12. Jeff Hanna says:

    I went a slightly different route and went through a 2 year program for cabinet making/furniture. I had great teachers and unlike a lot of other programs, my school really emphasized finding guys jobs (it’s an accredited trade school). I don’t regret the decision I made to enter this trade for a minute, but I’d be remissed if I didn’t mention that if you’re working for someone else in this field, you’re probably barely getting by. The pay is lousy and you don’t get much (if any) benefits. This depends on where you live (here in SE Pennsylvania you literally can’t throw a stone without hitting a wood shop). I’m not trying to discourage anyone, but I think it’s important people understand the reality of “doing what you love.” When I got into the trade (which wasn’t that long ago) there was not as much automation as there is now. I’ve been in several shops now that haven’t had a table saw for a decade. Chisels? Those are for scraping glue out of corners. The future for this industry looks pretty bleak. They don’t really need guys like me anymore. Still, I can’t imagine doing anything else!

    • nrhiller says:

      Wow, that is dire. It’s all about finding or creating a market for the kind of work you would like to do, though that is more easily said than done. Can you at least enjoy your skills in your spare time? I hope so!

      • Jeff Hanna says:

        Oh I do immensely. I have my own furniture business (so I don’t have spare time 🙂 ). I am simply saying that unless you’re young and don’t have mouths to feed or a mortgage to pay, learning the craft by working for someone else probably isn’t an option. Furthermore, if you’re reading this blog and you’re a fan of this kind of woodworking, you’re unlikely to glean much from the majority of cabinet/furniture shops out there (due to automation). Production definitely does have some valuable lessons to teach in terms of efficiency and business, but that doesn’t offer much if you’re looking to make it as an artisan maker. So I guess I’d say I disagree that if you want to go pro you should look for a job working at an established company. The perfect job is one that you want to do so bad, you’d do it for nothing, and then learn to do it well enough somebody will pay you.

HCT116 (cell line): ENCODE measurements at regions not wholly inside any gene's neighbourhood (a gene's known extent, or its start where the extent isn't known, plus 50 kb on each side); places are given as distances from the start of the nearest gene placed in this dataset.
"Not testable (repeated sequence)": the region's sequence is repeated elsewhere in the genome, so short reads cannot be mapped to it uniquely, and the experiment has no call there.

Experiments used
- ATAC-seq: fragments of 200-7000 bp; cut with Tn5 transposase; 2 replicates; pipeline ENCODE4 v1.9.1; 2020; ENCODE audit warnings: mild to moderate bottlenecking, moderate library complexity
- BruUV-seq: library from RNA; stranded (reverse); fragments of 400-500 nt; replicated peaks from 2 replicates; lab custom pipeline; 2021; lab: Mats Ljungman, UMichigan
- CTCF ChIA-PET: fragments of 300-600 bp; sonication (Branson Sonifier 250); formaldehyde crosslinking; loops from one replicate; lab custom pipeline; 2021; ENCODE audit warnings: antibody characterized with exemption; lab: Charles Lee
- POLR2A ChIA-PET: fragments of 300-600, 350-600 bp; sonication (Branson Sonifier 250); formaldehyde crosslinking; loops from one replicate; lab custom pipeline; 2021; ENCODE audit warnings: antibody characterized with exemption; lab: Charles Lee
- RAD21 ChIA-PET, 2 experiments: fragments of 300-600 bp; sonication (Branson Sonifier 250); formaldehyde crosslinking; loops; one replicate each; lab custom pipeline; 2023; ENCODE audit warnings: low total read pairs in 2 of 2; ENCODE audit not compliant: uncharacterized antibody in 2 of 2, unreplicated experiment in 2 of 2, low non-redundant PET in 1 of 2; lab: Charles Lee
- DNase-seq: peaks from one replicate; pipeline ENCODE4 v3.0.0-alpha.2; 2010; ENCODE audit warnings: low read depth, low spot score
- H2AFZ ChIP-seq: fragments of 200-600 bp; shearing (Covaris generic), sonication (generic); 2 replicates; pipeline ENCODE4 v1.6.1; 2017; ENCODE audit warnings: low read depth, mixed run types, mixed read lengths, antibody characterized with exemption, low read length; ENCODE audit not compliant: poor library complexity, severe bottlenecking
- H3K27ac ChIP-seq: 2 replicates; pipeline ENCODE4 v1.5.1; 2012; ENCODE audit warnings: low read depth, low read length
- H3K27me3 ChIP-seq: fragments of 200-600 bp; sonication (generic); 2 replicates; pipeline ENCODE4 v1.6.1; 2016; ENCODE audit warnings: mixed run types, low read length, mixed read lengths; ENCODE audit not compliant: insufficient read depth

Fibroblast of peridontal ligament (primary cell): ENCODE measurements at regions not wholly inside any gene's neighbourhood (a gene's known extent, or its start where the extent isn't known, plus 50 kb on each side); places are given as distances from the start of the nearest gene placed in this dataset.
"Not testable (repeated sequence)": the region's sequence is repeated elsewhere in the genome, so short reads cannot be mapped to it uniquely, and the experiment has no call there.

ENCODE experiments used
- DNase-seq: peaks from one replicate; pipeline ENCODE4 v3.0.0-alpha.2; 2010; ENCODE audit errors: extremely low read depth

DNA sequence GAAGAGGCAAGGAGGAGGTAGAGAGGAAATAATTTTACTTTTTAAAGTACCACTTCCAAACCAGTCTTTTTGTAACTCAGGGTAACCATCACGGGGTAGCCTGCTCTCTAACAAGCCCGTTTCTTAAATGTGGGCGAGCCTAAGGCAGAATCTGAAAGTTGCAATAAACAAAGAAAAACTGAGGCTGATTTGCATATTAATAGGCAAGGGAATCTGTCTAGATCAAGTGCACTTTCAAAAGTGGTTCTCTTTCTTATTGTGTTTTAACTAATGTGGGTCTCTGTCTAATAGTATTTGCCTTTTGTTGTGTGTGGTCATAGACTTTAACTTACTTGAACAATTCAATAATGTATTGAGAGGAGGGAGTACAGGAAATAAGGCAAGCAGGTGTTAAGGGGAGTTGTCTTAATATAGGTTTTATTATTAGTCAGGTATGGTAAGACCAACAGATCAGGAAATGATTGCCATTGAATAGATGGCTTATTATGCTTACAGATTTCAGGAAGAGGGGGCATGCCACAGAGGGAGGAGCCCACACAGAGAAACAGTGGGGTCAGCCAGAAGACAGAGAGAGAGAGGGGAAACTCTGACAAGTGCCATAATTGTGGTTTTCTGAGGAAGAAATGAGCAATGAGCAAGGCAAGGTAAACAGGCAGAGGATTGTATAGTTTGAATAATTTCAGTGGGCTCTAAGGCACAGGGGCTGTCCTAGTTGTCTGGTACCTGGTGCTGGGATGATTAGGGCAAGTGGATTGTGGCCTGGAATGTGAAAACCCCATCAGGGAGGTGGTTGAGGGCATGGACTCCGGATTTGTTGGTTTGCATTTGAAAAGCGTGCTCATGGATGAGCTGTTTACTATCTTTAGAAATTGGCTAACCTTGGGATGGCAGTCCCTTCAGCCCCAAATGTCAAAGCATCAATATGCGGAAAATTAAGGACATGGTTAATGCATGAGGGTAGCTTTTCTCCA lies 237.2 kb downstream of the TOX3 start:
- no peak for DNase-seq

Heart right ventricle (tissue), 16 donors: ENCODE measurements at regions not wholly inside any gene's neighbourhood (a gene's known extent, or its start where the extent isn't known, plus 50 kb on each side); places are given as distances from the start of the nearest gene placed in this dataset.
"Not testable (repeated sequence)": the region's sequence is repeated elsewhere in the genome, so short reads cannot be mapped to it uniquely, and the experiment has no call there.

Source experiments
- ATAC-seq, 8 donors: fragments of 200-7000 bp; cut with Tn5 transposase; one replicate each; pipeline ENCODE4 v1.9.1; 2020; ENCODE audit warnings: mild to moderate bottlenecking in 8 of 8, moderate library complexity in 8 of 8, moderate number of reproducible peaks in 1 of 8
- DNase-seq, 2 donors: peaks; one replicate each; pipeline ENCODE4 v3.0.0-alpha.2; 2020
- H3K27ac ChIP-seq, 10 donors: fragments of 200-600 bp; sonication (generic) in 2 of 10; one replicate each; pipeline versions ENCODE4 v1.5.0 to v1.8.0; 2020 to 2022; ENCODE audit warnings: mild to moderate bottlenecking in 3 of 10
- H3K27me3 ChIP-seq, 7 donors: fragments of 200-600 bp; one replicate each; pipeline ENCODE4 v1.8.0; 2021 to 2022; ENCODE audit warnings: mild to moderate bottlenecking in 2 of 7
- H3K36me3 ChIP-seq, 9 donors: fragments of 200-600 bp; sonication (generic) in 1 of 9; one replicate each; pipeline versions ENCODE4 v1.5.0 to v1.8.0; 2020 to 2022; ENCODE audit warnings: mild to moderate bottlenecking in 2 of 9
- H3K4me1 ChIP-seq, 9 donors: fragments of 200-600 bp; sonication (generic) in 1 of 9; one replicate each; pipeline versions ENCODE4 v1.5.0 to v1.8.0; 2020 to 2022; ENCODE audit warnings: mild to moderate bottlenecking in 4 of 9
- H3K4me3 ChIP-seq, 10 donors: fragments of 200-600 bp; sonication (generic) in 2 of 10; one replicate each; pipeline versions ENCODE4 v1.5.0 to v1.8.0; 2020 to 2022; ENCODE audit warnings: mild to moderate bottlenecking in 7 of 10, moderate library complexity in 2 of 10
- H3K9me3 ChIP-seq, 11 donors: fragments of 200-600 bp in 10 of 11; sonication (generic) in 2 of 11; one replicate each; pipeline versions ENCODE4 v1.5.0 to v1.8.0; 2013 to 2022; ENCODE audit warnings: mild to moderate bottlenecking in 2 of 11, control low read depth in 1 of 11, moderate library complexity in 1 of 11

• nrhiller says:

          Thanks for the clarification. I thought you meant that you worked for one of the factories you mentioned. In no way was I suggesting that someone wishing to get into professional woodworking go to work for that kind of factory. There are lots of small shops in the Midwest, many of them looking to hire right now because the economy is good. These are the kinds of shops where I worked early in my career: they make a variety of furniture and built-ins, some custom and some made to order from a basic catalog. Each shop has its own ways of doing things. There are certainly factories out there; Kimball is one in our region (it’s farther south in Indiana). CNC city. You really don’t need that much (if any) knowledge of woodworking to work in that kind of place. But that kind of place is the exception in our area. Some smaller shops also use CNC equipment now, but those I’m aware of also rely on a basic variety of traditional skills with hand-tools and machines.

  13. Judith Katz says:

    it is a true but shameful fact that most artists must suffer for their art. A craftsperson is an artist in the truest sense of the word. Woodworking requires an apprenticeship no matter how much reads or sees. The hand and eye learn by doing. Very few can start any venture on their own without working for others first.Your advice was right to the point. If your young (he sounds young) friend takes your advice to heart. In the long run he/she will find the experience enriching ($ and education wise) and rewarding. Be interesting to know what you would tell that 19 yrs old from today’s view point. You just did, didn’t you.